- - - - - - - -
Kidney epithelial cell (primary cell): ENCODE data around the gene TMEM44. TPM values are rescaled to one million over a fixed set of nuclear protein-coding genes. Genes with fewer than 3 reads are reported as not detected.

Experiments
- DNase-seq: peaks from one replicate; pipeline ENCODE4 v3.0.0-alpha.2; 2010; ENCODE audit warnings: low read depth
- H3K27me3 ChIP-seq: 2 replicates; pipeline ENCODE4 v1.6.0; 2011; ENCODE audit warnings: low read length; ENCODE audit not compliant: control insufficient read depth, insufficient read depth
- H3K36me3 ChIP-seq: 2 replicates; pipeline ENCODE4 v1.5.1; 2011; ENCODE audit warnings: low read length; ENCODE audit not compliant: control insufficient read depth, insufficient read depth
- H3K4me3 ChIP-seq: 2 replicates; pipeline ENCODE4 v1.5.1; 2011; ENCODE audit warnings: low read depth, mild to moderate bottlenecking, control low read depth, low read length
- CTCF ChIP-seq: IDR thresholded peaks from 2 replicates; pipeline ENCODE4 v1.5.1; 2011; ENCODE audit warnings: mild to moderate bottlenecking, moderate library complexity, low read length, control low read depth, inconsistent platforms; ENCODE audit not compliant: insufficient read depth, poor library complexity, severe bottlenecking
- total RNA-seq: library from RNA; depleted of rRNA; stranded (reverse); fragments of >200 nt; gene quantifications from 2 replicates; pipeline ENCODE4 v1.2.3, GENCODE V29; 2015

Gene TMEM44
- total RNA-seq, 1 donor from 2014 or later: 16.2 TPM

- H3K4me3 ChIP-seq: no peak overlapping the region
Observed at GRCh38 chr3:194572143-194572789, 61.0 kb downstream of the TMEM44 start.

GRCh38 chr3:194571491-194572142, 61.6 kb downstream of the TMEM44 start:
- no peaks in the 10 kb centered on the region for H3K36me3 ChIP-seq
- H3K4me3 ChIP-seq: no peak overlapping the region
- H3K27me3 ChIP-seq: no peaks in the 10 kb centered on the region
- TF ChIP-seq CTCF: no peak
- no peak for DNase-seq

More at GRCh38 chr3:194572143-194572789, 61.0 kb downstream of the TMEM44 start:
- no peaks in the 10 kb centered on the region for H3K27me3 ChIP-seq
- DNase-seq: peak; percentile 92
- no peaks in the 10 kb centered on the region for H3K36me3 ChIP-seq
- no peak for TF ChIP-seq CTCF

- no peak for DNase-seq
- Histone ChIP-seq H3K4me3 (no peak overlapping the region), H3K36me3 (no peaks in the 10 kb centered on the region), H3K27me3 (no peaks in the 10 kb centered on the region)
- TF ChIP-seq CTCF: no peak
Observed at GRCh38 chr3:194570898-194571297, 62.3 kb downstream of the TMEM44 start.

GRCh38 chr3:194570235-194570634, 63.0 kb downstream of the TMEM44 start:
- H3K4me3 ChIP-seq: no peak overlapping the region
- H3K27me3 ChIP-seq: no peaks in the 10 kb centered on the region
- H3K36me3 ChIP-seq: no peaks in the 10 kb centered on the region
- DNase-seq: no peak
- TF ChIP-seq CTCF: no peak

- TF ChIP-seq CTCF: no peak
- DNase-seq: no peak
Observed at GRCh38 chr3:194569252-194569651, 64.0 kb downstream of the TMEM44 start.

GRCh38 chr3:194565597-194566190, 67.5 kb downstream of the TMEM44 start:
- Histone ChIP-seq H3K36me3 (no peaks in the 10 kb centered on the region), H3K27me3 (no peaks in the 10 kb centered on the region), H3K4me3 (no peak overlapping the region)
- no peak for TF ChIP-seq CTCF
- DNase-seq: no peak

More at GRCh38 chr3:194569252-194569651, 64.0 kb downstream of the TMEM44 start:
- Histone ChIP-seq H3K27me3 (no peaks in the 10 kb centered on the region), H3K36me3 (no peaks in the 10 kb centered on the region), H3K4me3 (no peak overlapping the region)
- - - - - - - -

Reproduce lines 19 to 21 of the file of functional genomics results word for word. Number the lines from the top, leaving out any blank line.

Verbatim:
More at GRCh38 chr3:194572143-194572789, 61.0 kb downstream of the TMEM44 start:
- no peaks in the 10 kb centered on the region for H3K27me3 ChIP-seq
- DNase-seq: peak; percentile 92